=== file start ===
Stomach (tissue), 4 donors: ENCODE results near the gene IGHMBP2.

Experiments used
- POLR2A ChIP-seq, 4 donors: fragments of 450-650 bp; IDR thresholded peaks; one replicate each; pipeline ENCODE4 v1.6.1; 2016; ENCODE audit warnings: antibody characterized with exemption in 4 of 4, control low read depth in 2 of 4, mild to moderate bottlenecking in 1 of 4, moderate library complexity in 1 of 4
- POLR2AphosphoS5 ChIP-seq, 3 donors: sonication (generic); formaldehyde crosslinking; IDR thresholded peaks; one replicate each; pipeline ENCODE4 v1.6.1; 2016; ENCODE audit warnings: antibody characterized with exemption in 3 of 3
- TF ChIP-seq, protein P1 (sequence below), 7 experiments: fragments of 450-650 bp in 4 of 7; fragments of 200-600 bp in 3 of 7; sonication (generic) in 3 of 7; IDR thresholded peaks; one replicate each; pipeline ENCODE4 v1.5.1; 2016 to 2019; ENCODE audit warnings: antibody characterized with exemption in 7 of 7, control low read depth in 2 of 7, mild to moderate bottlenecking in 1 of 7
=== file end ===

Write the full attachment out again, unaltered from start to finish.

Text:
Stomach (tissue), 4 donors: ENCODE results near the gene IGHMBP2.

Experiments used
- POLR2A ChIP-seq, 4 donors: fragments of 450-650 bp; IDR thresholded peaks; one replicate each; pipeline ENCODE4 v1.6.1; 2016; ENCODE audit warnings: antibody characterized with exemption in 4 of 4, control low read depth in 2 of 4, mild to moderate bottlenecking in 1 of 4, moderate library complexity in 1 of 4
- POLR2AphosphoS5 ChIP-seq, 3 donors: sonication (generic); formaldehyde crosslinking; IDR thresholded peaks; one replicate each; pipeline ENCODE4 v1.6.1; 2016; ENCODE audit warnings: antibody characterized with exemption in 3 of 3
- TF ChIP-seq, protein P1 (sequence below), 7 experiments: fragments of 450-650 bp in 4 of 7; fragments of 200-600 bp in 3 of 7; sonication (generic) in 3 of 7; IDR thresholded peaks; one replicate each; pipeline ENCODE4 v1.5.1; 2016 to 2019; ENCODE audit warnings: antibody characterized with exemption in 7 of 7, control low read depth in 2 of 7, mild to moderate bottlenecking in 1 of 7